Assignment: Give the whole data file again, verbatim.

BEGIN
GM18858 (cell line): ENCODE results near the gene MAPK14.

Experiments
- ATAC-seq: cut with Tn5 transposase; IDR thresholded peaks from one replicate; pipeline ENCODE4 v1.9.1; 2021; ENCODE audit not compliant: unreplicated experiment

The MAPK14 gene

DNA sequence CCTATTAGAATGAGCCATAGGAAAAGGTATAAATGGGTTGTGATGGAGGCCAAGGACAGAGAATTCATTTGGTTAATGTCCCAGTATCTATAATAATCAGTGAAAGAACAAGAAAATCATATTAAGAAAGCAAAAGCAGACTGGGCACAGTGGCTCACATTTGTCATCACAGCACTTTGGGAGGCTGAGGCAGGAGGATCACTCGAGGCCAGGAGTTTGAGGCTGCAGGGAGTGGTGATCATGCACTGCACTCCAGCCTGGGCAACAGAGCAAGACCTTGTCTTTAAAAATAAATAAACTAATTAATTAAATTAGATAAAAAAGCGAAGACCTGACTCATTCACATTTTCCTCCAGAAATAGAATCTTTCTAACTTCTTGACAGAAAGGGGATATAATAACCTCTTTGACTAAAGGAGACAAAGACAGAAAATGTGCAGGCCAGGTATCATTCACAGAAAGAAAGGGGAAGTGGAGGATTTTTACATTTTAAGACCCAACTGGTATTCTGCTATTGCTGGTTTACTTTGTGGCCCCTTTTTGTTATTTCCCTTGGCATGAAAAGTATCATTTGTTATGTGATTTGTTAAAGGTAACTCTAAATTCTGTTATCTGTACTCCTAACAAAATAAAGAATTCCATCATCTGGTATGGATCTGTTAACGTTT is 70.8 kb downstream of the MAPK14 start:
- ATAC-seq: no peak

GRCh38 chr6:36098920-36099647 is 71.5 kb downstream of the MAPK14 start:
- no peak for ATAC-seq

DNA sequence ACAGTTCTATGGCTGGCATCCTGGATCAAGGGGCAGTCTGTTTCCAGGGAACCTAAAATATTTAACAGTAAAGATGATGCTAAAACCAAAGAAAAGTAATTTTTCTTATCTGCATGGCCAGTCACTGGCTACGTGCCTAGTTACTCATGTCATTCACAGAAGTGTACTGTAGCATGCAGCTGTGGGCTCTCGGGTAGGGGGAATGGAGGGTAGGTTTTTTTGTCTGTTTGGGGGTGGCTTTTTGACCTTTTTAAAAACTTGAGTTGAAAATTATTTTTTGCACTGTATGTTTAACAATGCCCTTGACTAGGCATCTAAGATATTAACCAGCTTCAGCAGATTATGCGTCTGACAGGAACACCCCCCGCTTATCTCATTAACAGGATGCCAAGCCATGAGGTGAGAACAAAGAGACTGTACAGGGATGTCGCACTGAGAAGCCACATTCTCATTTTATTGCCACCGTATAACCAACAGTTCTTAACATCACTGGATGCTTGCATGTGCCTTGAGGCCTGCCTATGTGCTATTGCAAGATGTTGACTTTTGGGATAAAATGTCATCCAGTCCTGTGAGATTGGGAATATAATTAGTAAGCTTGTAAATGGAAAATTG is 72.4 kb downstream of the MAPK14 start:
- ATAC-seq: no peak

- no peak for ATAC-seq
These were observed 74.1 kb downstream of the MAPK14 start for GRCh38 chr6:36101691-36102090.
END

GM18858 (cell line): ENCODE results near the gene MAPK14.

Experiments
- ATAC-seq: cut with Tn5 transposase; IDR thresholded peaks from one replicate; pipeline ENCODE4 v1.9.1; 2021; ENCODE audit not compliant: unreplicated experiment

The MAPK14 gene

DNA sequence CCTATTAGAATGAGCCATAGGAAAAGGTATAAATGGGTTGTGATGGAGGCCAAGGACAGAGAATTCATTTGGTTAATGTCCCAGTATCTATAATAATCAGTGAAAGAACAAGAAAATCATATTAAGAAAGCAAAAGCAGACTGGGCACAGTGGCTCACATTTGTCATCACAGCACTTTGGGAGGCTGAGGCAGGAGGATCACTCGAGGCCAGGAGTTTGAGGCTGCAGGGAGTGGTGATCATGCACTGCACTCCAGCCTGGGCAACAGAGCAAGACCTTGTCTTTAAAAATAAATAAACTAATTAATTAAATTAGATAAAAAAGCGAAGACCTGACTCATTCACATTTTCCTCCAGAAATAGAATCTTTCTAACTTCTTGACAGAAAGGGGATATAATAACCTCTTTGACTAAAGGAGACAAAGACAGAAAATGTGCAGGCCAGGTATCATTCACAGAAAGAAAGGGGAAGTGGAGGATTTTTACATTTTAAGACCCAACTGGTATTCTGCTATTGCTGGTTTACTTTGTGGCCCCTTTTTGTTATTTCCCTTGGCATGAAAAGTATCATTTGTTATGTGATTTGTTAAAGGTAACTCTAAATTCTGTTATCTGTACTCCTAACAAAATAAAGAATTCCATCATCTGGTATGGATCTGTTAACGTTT is 70.8 kb downstream of the MAPK14 start:
- ATAC-seq: no peak

GRCh38 chr6:36098920-36099647 is 71.5 kb downstream of the MAPK14 start:
- no peak for ATAC-seq

DNA sequence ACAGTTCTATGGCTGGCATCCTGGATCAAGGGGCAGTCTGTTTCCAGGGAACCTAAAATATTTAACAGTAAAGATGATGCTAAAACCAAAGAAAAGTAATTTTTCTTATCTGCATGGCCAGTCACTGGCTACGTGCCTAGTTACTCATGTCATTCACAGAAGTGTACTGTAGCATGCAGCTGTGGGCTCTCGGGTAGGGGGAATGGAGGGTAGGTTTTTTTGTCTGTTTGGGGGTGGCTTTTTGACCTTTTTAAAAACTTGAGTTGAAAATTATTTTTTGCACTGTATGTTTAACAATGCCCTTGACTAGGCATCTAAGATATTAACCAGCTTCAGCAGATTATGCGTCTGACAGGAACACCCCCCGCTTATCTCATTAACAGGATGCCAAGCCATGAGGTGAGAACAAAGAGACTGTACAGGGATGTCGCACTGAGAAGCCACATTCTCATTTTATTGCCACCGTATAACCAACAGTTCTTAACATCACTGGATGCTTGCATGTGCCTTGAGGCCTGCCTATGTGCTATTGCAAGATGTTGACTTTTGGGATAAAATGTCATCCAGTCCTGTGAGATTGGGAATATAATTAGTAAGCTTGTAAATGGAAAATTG is 72.4 kb downstream of the MAPK14 start:
- ATAC-seq: no peak

- no peak for ATAC-seq
These were observed 74.1 kb downstream of the MAPK14 start for GRCh38 chr6:36101691-36102090.